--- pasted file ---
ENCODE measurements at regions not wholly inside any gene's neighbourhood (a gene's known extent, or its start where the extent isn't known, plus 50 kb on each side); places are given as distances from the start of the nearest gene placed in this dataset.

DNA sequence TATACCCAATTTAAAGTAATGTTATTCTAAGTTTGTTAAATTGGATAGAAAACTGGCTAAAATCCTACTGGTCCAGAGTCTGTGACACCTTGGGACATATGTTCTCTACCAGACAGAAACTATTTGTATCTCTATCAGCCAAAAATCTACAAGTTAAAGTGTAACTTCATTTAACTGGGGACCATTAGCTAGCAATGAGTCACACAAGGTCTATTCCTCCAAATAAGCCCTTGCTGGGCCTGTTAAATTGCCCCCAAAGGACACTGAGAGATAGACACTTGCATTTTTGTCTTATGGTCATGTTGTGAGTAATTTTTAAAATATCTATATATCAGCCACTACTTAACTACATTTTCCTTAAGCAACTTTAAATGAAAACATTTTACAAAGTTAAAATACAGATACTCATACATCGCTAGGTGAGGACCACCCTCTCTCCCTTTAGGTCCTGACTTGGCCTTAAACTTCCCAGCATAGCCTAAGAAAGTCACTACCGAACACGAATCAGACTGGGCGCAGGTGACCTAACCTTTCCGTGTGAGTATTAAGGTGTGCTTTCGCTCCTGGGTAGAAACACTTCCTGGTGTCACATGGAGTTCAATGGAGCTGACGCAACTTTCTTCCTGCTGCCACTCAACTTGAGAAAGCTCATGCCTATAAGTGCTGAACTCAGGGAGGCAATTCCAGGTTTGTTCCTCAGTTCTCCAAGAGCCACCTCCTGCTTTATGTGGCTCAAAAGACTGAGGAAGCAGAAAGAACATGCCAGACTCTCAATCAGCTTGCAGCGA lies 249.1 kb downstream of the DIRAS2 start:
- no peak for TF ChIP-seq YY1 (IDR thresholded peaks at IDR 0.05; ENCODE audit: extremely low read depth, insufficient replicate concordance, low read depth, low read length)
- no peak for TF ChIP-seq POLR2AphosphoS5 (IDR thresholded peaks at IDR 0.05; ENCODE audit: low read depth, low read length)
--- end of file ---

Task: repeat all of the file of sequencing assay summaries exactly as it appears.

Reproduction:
ENCODE measurements at regions not wholly inside any gene's neighbourhood (a gene's known extent, or its start where the extent isn't known, plus 50 kb on each side); places are given as distances from the start of the nearest gene placed in this dataset.

DNA sequence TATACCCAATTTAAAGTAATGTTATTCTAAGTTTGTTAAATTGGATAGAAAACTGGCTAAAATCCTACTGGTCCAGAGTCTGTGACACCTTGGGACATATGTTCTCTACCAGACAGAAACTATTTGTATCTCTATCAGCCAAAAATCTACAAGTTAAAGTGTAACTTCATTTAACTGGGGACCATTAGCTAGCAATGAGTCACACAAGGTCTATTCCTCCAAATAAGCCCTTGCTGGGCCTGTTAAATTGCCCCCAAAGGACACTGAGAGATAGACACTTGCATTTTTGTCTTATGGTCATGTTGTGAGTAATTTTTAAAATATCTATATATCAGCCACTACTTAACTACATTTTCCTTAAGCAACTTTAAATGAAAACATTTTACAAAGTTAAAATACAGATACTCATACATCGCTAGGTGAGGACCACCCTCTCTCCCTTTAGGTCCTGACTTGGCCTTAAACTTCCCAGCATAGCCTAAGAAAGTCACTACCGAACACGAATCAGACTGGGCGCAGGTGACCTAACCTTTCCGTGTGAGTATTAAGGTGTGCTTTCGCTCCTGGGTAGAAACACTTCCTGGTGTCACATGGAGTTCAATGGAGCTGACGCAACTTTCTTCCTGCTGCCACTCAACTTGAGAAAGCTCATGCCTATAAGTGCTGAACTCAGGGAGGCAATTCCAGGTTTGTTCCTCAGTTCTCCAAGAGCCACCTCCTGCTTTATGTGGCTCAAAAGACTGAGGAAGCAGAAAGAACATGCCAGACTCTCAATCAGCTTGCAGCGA lies 249.1 kb downstream of the DIRAS2 start:
- no peak for TF ChIP-seq YY1 (IDR thresholded peaks at IDR 0.05; ENCODE audit: extremely low read depth, insufficient replicate concordance, low read depth, low read length)
- no peak for TF ChIP-seq POLR2AphosphoS5 (IDR thresholded peaks at IDR 0.05; ENCODE audit: low read depth, low read length)